Our organizations have successfully used the PFP approach with partners to durably conserve more than 120 million hectares around the world. The most recent PFP closed in Colombia in 2022 and was the first to be completed with support from the Enduring Earth collaboration. Highlights include:
The Great Bear Rainforest agreement was a historic collaboration between First Nations and the Government of British Columbia, Canada, to conserve 8 million hectares of temperate rainforest, which continues to support Indigenous-led conservation and sustainable economic development.
Forever Costa Rica tripled the country’s marine protected areas and improved the management of its entire national park system, allowing Costa Rica to meet its goal to protect 30% of its lands and ocean.
The Amazon Region Protected Areas for Life project in Brazil maintains a 60 million-hectare network of protected areas. This project is expected to avoid 1.4 billion tons of carbon emissions by 2050.
Peru’s Natural Legacy expands and more effectively manages 16.7 million hectares of the Peruvian Amazon, where 87% of the country’s protected area network is located.
Bhutan for Life permanently protects the nation’s 2 million-hectare network of protected areas. More than half of the nation is now under conservation protection.
Herencia Colombia safeguards incredible natural places by expanding and effectively managing 32 million hectares of landscapes and seascapes, including private reserves, land managed by Afro-Colombian communities, and land owned by Indigenous communities.
Herencia Colombia PFP
In June 2022, the Colombian Government, in partnership with a broad coalition of community, public sector, and private sector partners, signed an agreement to launch Heritage Colombia PFP (HECO), which secures US$245 million in public and private funding to permanently protect 32 million hectares of landscapes and seascapes. HECO will include land outside of protected areas, such as lands managed by Afro- Colombian communities and lands owned by Indigenous communities.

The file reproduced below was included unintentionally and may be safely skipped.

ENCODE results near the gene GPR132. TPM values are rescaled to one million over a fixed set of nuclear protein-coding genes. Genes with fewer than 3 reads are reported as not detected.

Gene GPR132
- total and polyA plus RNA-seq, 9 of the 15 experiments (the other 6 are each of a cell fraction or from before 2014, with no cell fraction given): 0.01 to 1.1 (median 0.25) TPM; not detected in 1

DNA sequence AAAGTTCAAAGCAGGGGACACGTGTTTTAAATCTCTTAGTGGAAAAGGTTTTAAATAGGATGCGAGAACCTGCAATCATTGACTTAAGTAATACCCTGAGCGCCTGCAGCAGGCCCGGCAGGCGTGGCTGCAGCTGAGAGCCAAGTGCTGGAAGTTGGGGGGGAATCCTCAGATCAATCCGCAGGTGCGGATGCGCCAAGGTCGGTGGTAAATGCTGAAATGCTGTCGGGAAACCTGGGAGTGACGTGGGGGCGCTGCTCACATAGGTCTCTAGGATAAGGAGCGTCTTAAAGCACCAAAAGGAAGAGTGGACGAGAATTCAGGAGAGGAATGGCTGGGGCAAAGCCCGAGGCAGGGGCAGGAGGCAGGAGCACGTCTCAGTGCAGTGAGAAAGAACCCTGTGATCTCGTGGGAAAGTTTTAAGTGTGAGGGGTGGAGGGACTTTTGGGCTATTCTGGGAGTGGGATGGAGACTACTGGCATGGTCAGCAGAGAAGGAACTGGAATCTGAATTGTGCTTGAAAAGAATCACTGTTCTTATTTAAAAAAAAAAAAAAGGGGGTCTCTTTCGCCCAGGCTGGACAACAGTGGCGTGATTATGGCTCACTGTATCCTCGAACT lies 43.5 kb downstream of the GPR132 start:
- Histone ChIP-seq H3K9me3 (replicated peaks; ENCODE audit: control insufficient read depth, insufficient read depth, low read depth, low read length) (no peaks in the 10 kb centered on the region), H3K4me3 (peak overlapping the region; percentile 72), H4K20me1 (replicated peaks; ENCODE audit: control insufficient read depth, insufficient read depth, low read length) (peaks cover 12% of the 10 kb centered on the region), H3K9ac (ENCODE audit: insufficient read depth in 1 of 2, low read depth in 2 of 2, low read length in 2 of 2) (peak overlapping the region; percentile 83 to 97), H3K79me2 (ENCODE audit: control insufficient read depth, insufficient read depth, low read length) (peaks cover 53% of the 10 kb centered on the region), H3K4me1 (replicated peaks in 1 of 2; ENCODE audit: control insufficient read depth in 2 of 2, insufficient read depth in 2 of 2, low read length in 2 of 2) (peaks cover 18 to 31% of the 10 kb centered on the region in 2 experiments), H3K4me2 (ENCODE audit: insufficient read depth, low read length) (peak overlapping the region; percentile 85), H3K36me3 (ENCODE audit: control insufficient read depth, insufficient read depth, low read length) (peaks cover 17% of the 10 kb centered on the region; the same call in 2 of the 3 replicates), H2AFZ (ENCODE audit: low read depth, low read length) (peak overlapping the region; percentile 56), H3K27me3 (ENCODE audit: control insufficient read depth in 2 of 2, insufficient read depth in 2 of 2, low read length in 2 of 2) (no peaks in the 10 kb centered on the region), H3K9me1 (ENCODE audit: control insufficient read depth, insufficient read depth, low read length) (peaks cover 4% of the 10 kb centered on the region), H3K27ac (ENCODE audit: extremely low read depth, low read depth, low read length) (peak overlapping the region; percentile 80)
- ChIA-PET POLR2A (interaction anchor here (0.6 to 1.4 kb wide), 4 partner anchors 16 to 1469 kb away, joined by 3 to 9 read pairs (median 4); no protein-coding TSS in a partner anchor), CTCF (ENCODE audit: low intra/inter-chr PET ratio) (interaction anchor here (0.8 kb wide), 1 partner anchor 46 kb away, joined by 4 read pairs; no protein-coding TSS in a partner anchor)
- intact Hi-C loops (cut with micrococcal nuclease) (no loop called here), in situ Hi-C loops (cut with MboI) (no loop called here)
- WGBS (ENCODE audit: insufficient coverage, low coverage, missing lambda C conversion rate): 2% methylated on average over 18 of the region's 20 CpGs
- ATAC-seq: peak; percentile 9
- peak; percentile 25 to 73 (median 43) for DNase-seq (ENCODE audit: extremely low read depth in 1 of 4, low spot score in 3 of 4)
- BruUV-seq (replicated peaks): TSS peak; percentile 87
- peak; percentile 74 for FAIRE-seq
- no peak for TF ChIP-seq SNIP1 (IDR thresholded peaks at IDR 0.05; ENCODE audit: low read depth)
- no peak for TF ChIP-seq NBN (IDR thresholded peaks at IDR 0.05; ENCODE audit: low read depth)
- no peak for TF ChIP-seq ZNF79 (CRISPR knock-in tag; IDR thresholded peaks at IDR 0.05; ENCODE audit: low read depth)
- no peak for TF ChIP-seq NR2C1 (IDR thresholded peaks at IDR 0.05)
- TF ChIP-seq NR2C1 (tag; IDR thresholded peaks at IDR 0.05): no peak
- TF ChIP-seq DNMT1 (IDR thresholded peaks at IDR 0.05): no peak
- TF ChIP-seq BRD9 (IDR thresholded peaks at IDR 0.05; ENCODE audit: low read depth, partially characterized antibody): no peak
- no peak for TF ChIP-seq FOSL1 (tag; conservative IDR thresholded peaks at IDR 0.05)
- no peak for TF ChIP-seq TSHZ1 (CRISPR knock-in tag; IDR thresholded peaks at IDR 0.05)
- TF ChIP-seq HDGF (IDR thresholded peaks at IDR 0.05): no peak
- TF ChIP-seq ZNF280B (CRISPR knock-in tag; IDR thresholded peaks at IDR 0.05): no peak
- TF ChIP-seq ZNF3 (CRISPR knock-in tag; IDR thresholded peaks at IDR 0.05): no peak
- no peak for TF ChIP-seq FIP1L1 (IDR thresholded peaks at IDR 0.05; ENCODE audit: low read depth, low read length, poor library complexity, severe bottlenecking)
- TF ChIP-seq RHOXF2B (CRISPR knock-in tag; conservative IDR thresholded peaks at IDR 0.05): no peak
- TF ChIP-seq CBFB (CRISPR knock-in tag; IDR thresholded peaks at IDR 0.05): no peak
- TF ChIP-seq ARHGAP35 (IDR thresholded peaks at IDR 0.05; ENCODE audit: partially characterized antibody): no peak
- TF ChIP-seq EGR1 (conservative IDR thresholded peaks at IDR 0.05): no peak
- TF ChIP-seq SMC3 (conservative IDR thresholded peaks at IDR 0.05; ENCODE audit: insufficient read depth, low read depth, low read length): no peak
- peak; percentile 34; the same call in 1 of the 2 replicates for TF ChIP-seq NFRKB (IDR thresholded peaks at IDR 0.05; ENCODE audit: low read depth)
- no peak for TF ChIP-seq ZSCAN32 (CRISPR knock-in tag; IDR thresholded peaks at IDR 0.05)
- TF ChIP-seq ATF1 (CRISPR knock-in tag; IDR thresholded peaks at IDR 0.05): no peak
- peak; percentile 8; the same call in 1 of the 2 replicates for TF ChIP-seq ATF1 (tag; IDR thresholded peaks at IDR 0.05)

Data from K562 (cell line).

HECO is a major step forward in Colombia’s effort to protect 30% of its land by 2030— and it will achieve the country’s goal of protecting 30% of its oceans and seas. The project contributes to a regional cluster of PFP initiatives that, together, provide permanent protections for approximately 12% of the entire Amazon rainforest.
Over 10 years, HECO will support the creation of more than 3 million hectares of new terrestrial protected areas and at least 15 million hectares of new marine protected areas. It will also improve the management of existing national, regional, and private lands, and maintain ecosystems that millions of Colombians rely on for clean air and water, food, medicines, and their livelihoods.
Project Finance for Permanence projects around the world
PFP projects in planning phase: Belize, Canada, Eastern Tropical Pacific, Kenya, Gabon, Mongolia, Namibia
PFP projects in implementation: Established and led by local communities, Indigenous peoples, First Nations, government, and partners
Great Bear Rainforest in Canada
The Great Bear Rainforest agreement illustrates the potential impact of a large-scale conservation initiative. Through the early 2000s, First Nations worked with the Government of British Colombia to conserve over 6 million hectares, extending over one of the world’s largest remaining intact temperate rainforests. Starting in 2006, TNC supported a groundbreaking conservation finance effort to secure durable funding for Indigenous stewardship and to catalyze the transition to a sustainable, conservation-based economy. This initiative led an innovative finance agreement among First Nations, BC, Canada, and private funders; and to the creation of Coast Funds, an Indigenous-led conservation finance institution, to manage CAD$120 million for conservation and economic development.
First Nations have leveraged this funding to advance their visions for their territories, create more than 100 businesses and over 1250 new jobs (13% of First Nations’ workforce), and conserve critical habitats for spirit bears, salmon, and centuries-old cedars. This model has since become recognized as the world’s first PFP. Building on this success, First Nations are now developing a Great Bear Sea PFP with support from Enduring Earth. The project would fund sustainable management and habitat protection over an area of ocean larger than Maine. A spectacular array of wildlife relies on these waters for survival, including sea otters, whales, bears, and sea wolves. This project stands to benefit 17 distinct Indigenous communities and would establish the largest Indigenous-led marine protected area network in the world.